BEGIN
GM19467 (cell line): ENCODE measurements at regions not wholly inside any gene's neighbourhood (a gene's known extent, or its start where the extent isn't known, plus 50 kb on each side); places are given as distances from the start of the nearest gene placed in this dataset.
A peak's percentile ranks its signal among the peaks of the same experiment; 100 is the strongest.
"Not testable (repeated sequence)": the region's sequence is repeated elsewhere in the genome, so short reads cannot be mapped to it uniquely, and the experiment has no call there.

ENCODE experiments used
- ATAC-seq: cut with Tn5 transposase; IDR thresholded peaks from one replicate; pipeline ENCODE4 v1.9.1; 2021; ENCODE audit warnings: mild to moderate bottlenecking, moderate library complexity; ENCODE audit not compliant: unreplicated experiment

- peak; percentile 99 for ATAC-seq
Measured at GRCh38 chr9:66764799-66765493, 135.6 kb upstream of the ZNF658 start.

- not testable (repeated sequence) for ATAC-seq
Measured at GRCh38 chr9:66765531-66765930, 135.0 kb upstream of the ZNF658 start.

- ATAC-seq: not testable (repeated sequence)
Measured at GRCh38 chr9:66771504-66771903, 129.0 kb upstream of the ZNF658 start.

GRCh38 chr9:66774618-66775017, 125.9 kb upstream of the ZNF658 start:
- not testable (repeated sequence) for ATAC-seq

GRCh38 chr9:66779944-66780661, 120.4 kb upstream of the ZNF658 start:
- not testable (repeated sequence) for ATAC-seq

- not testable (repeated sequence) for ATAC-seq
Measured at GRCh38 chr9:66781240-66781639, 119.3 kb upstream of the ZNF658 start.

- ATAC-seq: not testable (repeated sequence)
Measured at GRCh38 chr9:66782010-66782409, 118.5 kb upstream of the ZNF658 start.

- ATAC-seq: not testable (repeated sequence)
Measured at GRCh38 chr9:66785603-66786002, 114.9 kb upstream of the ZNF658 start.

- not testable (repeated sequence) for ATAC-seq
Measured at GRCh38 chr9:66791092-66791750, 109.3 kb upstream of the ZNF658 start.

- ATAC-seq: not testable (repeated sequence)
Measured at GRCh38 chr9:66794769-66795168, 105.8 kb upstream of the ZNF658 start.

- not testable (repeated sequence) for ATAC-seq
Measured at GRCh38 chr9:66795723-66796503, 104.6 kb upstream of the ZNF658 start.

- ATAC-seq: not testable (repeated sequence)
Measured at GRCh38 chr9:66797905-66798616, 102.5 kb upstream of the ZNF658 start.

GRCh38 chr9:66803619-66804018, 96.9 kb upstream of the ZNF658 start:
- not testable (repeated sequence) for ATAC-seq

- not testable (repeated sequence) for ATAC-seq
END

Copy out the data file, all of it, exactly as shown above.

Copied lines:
GM19467 (cell line): ENCODE measurements at regions not wholly inside any gene's neighbourhood (a gene's known extent, or its start where the extent isn't known, plus 50 kb on each side); places are given as distances from the start of the nearest gene placed in this dataset.
A peak's percentile ranks its signal among the peaks of the same experiment; 100 is the strongest.
"Not testable (repeated sequence)": the region's sequence is repeated elsewhere in the genome, so short reads cannot be mapped to it uniquely, and the experiment has no call there.

ENCODE experiments used
- ATAC-seq: cut with Tn5 transposase; IDR thresholded peaks from one replicate; pipeline ENCODE4 v1.9.1; 2021; ENCODE audit warnings: mild to moderate bottlenecking, moderate library complexity; ENCODE audit not compliant: unreplicated experiment

- peak; percentile 99 for ATAC-seq
Measured at GRCh38 chr9:66764799-66765493, 135.6 kb upstream of the ZNF658 start.

- not testable (repeated sequence) for ATAC-seq
Measured at GRCh38 chr9:66765531-66765930, 135.0 kb upstream of the ZNF658 start.

- ATAC-seq: not testable (repeated sequence)
Measured at GRCh38 chr9:66771504-66771903, 129.0 kb upstream of the ZNF658 start.

GRCh38 chr9:66774618-66775017, 125.9 kb upstream of the ZNF658 start:
- not testable (repeated sequence) for ATAC-seq

GRCh38 chr9:66779944-66780661, 120.4 kb upstream of the ZNF658 start:
- not testable (repeated sequence) for ATAC-seq

- not testable (repeated sequence) for ATAC-seq
Measured at GRCh38 chr9:66781240-66781639, 119.3 kb upstream of the ZNF658 start.

- ATAC-seq: not testable (repeated sequence)
Measured at GRCh38 chr9:66782010-66782409, 118.5 kb upstream of the ZNF658 start.

- ATAC-seq: not testable (repeated sequence)
Measured at GRCh38 chr9:66785603-66786002, 114.9 kb upstream of the ZNF658 start.

- not testable (repeated sequence) for ATAC-seq
Measured at GRCh38 chr9:66791092-66791750, 109.3 kb upstream of the ZNF658 start.

- ATAC-seq: not testable (repeated sequence)
Measured at GRCh38 chr9:66794769-66795168, 105.8 kb upstream of the ZNF658 start.

- not testable (repeated sequence) for ATAC-seq
Measured at GRCh38 chr9:66795723-66796503, 104.6 kb upstream of the ZNF658 start.

- ATAC-seq: not testable (repeated sequence)
Measured at GRCh38 chr9:66797905-66798616, 102.5 kb upstream of the ZNF658 start.

GRCh38 chr9:66803619-66804018, 96.9 kb upstream of the ZNF658 start:
- not testable (repeated sequence) for ATAC-seq

- not testable (repeated sequence) for ATAC-seq